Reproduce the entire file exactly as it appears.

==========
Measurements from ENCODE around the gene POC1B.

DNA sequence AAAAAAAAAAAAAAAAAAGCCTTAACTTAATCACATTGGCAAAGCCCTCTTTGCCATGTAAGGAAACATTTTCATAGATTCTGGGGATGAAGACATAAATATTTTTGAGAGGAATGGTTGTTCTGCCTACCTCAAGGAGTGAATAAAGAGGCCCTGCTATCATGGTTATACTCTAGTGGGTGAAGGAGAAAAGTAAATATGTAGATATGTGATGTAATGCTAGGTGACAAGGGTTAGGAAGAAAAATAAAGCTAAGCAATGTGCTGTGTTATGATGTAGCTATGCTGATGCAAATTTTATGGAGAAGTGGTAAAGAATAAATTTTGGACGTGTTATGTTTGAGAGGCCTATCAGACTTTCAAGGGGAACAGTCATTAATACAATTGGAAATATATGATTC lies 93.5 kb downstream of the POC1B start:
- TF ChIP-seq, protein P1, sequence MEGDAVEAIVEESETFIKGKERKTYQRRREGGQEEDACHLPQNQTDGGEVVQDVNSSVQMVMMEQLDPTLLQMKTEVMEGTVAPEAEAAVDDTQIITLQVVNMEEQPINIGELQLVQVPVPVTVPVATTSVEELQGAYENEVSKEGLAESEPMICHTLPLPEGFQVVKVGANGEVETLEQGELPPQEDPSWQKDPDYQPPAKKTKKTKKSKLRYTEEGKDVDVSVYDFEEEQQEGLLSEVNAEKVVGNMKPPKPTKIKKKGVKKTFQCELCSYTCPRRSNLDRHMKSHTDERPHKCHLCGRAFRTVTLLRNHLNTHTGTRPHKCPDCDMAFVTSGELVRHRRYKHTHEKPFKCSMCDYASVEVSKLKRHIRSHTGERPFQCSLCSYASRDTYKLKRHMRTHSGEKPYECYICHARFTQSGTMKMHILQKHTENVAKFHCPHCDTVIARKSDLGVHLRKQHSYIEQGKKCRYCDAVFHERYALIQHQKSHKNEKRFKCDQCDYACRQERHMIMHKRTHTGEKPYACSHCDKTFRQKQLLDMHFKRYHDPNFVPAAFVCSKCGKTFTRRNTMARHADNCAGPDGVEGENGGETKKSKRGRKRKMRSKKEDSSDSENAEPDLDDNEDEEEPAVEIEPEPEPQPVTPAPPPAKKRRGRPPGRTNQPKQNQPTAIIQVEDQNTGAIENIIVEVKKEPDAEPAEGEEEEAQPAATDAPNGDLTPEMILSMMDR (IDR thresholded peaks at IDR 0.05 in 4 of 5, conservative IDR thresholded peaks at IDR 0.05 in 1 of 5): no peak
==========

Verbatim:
Measurements from ENCODE around the gene POC1B.

DNA sequence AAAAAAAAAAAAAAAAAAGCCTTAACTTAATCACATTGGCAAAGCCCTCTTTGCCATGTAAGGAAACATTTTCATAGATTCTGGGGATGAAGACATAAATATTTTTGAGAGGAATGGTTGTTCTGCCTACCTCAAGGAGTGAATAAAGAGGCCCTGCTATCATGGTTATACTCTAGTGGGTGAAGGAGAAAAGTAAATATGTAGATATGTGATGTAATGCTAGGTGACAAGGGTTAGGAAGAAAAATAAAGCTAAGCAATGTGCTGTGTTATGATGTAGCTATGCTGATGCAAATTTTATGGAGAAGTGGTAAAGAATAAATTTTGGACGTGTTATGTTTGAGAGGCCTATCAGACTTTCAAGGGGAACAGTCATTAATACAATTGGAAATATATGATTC lies 93.5 kb downstream of the POC1B start:
- TF ChIP-seq, protein P1, sequence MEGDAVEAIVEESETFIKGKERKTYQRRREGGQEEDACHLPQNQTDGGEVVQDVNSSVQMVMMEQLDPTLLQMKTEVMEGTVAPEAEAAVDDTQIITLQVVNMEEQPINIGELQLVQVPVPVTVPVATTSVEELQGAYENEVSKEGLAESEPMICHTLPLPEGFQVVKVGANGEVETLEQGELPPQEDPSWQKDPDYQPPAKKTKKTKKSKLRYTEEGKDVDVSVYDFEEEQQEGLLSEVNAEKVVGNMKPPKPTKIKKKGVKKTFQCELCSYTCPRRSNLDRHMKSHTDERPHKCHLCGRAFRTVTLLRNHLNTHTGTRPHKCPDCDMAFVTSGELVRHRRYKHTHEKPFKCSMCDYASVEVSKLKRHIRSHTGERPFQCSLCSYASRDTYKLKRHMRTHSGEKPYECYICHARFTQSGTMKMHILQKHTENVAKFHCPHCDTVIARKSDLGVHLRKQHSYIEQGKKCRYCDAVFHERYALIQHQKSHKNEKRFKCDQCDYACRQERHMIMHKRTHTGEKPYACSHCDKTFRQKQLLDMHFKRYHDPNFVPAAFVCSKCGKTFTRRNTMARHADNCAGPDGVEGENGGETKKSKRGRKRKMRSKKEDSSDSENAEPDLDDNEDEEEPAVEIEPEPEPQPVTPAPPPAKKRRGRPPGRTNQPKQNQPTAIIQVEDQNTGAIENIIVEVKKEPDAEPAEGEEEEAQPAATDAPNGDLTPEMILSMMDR (IDR thresholded peaks at IDR 0.05 in 4 of 5, conservative IDR thresholded peaks at IDR 0.05 in 1 of 5): no peak